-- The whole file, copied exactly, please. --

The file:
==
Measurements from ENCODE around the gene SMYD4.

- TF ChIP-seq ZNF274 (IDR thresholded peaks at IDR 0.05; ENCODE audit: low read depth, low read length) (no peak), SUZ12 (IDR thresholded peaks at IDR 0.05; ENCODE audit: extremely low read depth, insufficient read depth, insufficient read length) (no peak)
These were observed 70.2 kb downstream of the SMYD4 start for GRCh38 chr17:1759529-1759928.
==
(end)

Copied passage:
Measurements from ENCODE around the gene SMYD4.

- TF ChIP-seq ZNF274 (IDR thresholded peaks at IDR 0.05; ENCODE audit: low read depth, low read length) (no peak), SUZ12 (IDR thresholded peaks at IDR 0.05; ENCODE audit: extremely low read depth, insufficient read depth, insufficient read length) (no peak)
These were observed 70.2 kb downstream of the SMYD4 start for GRCh38 chr17:1759529-1759928.